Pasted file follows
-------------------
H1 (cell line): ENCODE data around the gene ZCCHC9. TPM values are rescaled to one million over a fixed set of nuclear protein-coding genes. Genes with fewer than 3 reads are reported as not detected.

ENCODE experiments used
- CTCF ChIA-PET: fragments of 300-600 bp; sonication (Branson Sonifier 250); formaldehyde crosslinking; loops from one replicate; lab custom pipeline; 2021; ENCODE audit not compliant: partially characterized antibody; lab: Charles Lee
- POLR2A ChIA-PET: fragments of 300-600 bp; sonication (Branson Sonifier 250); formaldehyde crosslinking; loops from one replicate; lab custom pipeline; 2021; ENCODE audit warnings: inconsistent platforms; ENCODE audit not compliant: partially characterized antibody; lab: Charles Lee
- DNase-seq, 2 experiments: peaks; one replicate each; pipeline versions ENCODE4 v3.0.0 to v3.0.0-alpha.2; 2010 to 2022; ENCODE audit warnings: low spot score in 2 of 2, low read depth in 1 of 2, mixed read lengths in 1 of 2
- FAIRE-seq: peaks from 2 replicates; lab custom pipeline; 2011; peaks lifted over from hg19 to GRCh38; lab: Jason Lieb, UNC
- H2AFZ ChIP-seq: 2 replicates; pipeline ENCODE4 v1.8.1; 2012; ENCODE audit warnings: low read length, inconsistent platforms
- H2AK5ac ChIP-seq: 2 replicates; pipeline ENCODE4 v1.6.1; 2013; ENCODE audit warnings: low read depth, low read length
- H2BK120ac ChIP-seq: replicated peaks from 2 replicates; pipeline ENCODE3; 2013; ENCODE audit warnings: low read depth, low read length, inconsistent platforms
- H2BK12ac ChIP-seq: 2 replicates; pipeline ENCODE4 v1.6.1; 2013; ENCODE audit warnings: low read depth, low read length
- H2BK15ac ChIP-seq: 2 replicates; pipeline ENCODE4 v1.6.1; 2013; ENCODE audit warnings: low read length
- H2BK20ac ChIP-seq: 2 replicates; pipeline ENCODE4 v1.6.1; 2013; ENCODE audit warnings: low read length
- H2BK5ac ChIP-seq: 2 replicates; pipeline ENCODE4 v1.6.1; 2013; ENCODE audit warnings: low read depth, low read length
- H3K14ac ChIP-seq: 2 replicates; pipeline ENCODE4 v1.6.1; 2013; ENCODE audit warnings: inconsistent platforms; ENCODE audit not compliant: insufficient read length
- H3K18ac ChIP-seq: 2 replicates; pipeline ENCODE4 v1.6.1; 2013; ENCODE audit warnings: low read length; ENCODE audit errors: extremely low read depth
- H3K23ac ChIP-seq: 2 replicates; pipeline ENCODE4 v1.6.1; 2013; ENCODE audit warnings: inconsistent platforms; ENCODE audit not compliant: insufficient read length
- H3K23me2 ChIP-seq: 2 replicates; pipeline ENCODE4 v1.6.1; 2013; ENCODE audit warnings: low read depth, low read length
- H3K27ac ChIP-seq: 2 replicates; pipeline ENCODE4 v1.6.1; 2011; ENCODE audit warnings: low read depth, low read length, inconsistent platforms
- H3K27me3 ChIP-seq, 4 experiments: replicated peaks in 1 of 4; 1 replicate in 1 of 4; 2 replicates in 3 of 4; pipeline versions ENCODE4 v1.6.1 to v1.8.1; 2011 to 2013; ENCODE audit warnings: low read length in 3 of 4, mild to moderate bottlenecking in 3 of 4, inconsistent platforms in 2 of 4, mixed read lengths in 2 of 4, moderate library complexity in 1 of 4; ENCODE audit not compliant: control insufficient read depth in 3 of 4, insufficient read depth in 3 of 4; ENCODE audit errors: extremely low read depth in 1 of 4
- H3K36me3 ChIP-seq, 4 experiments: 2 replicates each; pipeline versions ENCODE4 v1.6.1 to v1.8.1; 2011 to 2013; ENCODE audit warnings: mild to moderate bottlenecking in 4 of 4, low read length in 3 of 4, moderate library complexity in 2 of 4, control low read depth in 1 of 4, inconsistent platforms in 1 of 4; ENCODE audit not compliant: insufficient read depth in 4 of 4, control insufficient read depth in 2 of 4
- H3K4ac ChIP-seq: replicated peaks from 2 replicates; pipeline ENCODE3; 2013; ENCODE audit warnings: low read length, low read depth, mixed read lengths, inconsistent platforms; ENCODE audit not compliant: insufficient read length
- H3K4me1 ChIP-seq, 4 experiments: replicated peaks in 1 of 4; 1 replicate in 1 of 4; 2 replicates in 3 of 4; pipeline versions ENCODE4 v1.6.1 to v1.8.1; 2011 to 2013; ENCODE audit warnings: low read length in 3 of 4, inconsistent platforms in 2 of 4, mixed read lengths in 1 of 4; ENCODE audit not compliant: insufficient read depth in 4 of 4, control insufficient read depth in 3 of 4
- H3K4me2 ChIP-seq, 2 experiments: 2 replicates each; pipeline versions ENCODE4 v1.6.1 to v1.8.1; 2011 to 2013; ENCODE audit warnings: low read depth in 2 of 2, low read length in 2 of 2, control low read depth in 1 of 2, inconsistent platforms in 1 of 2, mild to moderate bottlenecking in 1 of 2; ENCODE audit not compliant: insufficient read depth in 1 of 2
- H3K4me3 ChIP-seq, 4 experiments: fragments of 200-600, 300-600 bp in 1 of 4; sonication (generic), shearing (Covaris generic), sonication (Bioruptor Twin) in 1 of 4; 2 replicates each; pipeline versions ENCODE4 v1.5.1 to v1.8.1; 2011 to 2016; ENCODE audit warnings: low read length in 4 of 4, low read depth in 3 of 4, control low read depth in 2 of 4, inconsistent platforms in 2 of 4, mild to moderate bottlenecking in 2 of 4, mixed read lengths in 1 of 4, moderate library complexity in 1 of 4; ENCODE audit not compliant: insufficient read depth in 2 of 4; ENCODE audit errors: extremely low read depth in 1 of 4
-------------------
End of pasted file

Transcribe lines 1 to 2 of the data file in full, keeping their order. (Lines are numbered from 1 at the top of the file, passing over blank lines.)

H1 (cell line): ENCODE data around the gene ZCCHC9. TPM values are rescaled to one million over a fixed set of nuclear protein-coding genes. Genes with fewer than 3 reads are reported as not detected.

ENCODE experiments used